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Dr.Priya Vedi's case shows how our refusal to accept people with different sexuality only leads to misery for all concerned. Can we be more accepting of those who identify as queer?
Dr.Priya Vedi’s case shows how our refusal to accept people with different sexuality only leads to misery for all concerned. Can we be more accepting of those who identify as queer?
The ‘Agnipariksha’ of the ‘Sita’ never ends. Since time immemorial, women have always been the solitary ones put to test; a test to prove her innocence, a test to prove her fidelity, test to prove that she is the coy Indian bride who irrespective of how well educated or well-read, has to incessantly strive life-long to be the sole torchbearer of marital bliss. The Indian woman is the unsaid and unappreciated ‘Hercules’ of our cultured-Indian society and her shoulders bear the weight of her family’s ‘Izzat’.
So, when Dr. Priya Vedi decided to end her life because it was increasingly becoming unbearable for her to carry the weight of the innocuous, yet obnoxious family ‘izzat’, her decision suddenly caught the living room-syndrome of the country. Everywhere there was a buzz of how a promising life was wasted. Her colleagues talked about how cheerful she was at work, her friends spoke about how lovely the couple were, and everyone else who did not know her were talking about how she could have taken the easy route of divorcing her gay husband rather than choosing such a radical step. May be she did, may be she did not – but who are we to judge her?
The Indian woman is the unsaid and unappreciated ‘Hercules’ of our cultured-Indian society and her shoulders bear the weight of her family’s ‘Izzat’.
We live in a society where patriarchal values are so profound and deep-seated that it is very difficult even for a well-educated young woman just to walk out of her dying relationship. A society that is always ready to blame the woman even if the man is at fault! A hypocritical and biased society where a woman has to constantly fight for her place; first to be alive in her own mother’s womb, then to be born alive out of it, and then the life-long struggle of soaking up all the rejections that come her way, fighting them valiantly, sometimes failing and sometimes emerging victorious, but every time just on her own, alone.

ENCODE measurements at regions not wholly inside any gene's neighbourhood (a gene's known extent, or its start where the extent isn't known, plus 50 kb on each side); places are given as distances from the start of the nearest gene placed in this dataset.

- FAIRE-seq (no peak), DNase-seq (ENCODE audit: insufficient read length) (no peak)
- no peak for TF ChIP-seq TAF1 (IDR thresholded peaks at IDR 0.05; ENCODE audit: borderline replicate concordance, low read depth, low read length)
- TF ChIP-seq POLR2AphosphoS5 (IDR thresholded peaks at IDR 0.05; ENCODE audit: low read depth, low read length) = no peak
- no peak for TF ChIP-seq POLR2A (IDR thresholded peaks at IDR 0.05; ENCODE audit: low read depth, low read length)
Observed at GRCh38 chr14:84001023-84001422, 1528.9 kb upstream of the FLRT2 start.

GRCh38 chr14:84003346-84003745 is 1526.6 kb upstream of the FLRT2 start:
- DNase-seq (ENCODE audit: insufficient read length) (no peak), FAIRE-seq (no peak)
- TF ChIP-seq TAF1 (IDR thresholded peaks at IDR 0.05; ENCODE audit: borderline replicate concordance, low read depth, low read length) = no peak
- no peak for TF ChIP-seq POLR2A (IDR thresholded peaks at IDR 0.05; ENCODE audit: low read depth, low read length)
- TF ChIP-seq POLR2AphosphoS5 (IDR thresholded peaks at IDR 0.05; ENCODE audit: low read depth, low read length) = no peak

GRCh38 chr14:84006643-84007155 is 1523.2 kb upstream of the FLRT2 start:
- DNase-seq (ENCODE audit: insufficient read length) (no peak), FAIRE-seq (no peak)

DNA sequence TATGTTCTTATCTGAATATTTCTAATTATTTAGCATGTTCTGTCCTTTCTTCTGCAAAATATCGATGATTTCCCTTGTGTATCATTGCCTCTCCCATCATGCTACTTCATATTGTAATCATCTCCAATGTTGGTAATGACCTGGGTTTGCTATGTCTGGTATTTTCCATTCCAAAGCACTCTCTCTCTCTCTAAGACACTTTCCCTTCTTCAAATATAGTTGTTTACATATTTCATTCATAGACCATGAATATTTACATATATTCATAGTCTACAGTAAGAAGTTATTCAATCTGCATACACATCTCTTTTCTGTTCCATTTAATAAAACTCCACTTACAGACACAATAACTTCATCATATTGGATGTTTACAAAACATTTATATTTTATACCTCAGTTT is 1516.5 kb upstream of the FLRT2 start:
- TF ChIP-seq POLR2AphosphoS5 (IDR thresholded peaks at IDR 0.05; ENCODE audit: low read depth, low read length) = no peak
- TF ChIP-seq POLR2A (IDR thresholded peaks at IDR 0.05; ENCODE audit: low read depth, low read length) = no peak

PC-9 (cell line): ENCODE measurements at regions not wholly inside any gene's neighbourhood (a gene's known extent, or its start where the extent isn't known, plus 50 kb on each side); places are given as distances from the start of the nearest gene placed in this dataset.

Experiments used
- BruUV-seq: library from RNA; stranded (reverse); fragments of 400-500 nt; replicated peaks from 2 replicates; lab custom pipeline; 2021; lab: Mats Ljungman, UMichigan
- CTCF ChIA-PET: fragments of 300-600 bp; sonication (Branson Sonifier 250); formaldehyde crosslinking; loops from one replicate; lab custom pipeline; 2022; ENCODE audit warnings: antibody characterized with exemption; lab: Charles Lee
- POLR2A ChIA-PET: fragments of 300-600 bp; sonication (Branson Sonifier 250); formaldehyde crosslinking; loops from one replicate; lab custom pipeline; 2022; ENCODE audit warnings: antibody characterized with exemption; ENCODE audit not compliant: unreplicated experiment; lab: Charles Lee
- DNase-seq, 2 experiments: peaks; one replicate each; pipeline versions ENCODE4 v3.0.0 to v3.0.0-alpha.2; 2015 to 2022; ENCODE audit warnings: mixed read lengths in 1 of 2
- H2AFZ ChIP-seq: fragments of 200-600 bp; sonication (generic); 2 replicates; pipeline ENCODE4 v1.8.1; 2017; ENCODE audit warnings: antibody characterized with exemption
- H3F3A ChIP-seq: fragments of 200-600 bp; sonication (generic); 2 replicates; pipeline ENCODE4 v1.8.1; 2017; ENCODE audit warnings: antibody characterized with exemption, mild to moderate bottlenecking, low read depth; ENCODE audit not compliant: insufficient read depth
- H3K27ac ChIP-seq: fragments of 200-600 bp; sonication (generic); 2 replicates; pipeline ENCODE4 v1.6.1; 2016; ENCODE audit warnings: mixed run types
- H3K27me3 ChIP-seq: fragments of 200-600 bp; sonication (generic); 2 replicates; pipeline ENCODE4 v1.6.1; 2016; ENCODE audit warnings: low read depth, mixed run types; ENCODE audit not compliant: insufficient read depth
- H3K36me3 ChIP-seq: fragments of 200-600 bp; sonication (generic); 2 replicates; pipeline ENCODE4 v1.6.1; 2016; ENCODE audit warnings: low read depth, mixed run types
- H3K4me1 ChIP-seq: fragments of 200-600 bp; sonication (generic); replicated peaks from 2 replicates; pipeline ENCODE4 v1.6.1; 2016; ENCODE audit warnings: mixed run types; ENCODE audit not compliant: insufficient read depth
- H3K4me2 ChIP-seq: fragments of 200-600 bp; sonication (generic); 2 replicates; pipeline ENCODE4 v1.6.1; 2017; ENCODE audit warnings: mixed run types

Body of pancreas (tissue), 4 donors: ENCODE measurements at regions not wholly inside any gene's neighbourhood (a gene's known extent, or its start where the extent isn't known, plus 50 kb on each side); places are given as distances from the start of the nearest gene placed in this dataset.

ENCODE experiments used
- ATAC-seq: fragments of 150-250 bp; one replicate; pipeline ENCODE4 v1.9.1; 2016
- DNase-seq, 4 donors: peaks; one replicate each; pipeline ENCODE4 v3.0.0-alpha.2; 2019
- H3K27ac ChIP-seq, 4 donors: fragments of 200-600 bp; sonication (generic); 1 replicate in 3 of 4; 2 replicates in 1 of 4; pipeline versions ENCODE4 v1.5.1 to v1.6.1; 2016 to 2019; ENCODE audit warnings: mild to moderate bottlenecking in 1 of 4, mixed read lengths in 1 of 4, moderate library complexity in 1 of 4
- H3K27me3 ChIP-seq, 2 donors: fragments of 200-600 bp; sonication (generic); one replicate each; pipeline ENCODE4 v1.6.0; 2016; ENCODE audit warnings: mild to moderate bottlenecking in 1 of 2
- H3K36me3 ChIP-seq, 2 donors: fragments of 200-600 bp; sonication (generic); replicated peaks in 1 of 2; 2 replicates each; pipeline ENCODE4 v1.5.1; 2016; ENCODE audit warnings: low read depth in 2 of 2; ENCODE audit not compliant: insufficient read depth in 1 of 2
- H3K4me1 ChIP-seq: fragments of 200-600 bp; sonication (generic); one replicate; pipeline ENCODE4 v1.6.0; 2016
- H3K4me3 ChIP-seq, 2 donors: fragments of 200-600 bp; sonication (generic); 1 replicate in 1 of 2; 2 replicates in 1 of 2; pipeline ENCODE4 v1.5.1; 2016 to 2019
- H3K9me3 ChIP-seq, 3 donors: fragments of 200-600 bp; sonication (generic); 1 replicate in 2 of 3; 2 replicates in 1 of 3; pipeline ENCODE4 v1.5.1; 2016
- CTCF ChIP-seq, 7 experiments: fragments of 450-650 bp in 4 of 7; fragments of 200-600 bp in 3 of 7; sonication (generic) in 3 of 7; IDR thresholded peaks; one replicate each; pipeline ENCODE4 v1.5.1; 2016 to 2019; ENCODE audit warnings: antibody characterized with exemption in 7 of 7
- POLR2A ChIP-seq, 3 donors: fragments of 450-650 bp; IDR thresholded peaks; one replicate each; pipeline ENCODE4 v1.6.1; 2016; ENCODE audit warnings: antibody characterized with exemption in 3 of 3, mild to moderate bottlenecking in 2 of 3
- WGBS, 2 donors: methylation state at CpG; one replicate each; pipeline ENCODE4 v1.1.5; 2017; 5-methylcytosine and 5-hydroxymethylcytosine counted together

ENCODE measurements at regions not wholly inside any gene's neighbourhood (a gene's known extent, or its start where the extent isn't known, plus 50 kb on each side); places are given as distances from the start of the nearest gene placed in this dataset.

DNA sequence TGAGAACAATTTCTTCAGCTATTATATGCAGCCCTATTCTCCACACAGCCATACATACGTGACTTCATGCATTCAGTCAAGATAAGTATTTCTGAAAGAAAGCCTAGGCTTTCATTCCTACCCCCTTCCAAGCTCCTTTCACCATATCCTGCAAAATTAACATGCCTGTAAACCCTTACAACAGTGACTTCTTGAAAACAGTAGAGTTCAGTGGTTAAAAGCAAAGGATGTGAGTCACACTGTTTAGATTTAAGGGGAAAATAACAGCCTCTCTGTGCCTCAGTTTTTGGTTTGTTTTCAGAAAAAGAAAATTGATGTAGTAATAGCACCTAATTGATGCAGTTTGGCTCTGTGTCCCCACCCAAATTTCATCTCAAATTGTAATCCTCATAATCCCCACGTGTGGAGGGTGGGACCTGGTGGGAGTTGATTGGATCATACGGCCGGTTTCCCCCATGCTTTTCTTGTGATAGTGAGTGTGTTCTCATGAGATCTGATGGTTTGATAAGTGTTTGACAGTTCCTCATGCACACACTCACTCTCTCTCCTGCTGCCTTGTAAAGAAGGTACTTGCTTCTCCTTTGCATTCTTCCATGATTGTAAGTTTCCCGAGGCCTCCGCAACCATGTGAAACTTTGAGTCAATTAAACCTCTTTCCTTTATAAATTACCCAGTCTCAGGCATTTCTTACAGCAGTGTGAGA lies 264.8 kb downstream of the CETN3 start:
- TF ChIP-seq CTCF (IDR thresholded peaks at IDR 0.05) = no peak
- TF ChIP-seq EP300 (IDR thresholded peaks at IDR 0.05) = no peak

As women, we all are expected to endure whatever comes to us with ease. Whether it is the demeaning tone ridiculing the colour of the skin or the ridicule at not looking married; whatever the tone, the same reaction is expected: accept it. And I am sure Dr. Priya Vedi was also expected to do so. Her father-in-law’s comment soon after her death that ‘it is the responsibility of the Indian woman to make the marriage work’ reflects not only his thought process, but also that of countless other Indian fathers-in-law and other Indian men and women.
As women, we all are expected to endure whatever comes to us with ease.
Maybe, Dr. Priya did whatever she could in those five years of marital life. Maybe, she thought that with her love and dedication she could change the sexual orientation of her husband. Maybe, she thought she could have an otherwise normal marriage and a straight husband. Maybe, she thought she could change the deception she had been administered and have a happy married life. Yet after all these efforts and after all the daily pretending, it was seemingly unbearable for her to carry on with her fake happy life. What triggered her to take the extreme step is a question which will never be answered. Probably, the prolonged internal and physical battle she was exposed to bore its fruit by taking away her life. Probably the depression of the relentless mental and physical torture, of not being able to share the pain with her family and friends because of the imposter called the ‘izzat’, was too much for her to condone any further.